Perhaps, instead, just before coming back to join the fray, there had been a pause in the conversation; or, it just so happened that everyone was taking a sip or gulp of whatever people were drinking, and as you reentered, the cumulative silence just so happened to prevail at the precise moment of appearance.  Coincidences of such natures do occur; yet, there is always that nagging feeling that the exact opposite is true – that, yes, they were all talking about you, and the embarrassing silence suddenly pervaded like a heavy London fog suddenly extracting its shroud of mystery and burden of conversation upon a topic well-worn by clawing swipes and innuendoes otherwise left undefended.

For Federal employees and U.S. Postal workers who are suffering from a medical condition, such that the medical condition prevents the Federal or Postal worker from performing one or more of the essential elements of one’s Federal or Postal position, that is often the fear and the gloom of dread, isn’t it?  That you – the absent Federal employee; the Postal worker who has filed for FMLA protection; the Federal employee who has been on extended LWOP – are the subject of constant gossip, and the grumblings and lies disseminated become the silence erupting in the room.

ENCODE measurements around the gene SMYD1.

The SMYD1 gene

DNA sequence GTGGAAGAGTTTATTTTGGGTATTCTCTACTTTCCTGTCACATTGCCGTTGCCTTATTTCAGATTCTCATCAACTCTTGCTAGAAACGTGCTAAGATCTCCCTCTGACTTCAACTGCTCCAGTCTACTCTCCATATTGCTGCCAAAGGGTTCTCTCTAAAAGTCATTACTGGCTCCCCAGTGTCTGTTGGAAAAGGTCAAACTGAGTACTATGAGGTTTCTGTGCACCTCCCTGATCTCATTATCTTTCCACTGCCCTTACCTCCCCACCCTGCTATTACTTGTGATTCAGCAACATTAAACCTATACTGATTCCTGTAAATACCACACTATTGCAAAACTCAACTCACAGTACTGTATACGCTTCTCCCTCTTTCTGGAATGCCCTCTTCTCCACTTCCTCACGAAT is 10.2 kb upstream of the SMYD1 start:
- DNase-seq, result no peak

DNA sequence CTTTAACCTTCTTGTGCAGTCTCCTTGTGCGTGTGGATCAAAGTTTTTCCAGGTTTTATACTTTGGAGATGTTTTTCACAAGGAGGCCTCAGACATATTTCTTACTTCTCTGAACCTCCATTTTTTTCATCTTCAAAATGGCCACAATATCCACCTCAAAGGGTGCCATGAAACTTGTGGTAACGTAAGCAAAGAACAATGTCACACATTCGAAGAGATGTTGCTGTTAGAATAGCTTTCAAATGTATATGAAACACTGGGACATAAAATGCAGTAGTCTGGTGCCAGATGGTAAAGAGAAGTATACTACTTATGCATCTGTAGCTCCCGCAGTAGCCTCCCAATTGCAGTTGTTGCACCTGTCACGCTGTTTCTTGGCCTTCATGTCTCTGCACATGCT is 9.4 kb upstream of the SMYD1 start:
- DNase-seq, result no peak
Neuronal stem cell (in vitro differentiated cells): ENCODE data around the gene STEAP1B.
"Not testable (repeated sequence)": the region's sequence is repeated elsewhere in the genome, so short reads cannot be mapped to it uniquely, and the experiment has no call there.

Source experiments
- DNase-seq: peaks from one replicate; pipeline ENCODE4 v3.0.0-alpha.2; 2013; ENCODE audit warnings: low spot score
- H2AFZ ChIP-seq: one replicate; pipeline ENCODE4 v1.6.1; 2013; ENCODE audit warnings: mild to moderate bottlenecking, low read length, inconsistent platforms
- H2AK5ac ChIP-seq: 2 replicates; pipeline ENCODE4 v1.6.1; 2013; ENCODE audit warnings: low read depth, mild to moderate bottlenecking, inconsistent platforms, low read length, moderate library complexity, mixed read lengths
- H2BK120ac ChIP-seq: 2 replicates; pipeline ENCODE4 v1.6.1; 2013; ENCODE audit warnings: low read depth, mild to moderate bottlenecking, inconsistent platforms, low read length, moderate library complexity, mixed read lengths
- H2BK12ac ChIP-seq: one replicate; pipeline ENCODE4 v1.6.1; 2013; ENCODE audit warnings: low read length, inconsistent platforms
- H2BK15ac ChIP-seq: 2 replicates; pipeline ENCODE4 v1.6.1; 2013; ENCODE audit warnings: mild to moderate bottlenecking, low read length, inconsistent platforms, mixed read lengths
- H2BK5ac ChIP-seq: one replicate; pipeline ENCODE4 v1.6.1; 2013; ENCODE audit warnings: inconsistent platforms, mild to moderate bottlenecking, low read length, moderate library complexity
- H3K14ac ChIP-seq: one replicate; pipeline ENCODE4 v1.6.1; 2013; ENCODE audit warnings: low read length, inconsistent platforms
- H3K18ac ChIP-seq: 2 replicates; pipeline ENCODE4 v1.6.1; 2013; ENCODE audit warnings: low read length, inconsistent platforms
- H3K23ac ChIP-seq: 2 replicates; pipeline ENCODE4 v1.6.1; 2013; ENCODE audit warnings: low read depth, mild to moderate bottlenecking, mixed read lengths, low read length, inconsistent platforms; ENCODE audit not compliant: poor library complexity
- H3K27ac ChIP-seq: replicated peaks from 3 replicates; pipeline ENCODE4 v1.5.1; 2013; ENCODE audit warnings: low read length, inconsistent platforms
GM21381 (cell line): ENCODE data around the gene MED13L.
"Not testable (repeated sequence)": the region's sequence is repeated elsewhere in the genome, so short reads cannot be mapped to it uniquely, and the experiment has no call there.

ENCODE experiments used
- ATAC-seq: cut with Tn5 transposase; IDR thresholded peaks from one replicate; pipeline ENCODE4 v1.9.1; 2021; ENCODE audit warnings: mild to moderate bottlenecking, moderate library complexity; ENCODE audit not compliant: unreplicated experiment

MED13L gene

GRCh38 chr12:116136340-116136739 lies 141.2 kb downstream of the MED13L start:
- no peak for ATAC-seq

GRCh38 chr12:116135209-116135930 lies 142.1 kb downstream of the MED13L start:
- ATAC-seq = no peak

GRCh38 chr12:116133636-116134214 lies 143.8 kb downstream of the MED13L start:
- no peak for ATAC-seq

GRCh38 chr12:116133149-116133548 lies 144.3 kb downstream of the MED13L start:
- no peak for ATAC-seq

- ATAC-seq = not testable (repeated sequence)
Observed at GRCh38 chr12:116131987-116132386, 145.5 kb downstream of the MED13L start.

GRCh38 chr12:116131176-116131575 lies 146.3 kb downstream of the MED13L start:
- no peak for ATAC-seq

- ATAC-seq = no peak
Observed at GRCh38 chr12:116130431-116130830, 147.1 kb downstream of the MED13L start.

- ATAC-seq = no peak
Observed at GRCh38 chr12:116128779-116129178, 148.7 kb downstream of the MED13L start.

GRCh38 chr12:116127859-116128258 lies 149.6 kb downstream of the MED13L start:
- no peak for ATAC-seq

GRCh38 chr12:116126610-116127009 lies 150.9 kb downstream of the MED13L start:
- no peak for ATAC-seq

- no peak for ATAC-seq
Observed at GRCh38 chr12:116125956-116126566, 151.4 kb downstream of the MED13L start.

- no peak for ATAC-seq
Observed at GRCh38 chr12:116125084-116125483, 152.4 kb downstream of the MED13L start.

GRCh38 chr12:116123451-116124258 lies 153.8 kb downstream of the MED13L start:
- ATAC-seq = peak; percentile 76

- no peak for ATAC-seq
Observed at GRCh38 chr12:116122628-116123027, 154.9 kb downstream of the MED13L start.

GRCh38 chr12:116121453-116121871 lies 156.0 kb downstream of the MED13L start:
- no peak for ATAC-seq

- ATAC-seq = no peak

In the end, there is little that can be done about people who engage in gossip, whether in the bathroom, the kitchen or at the workplace; people will talk, and somehow believe that it makes them superior.

Ultimately, the best revenge is to prepare an effective Federal Disability Retirement application and file it through one’s agency or U.S. Postal Service H.R. Office, and submit it to the U.S. Office of Personnel Management in order to escape from the din of cheap talk and chicanery, such that it becomes irrelevant whether, upon reappearance into a roundtable full of gossipers, the silence erupting in the room had to do with you, or just a mere coincidence of unexplainable phenomena coalescing just at the moment of reentrance.

Sincerely,

Robert R. McGill, Esquire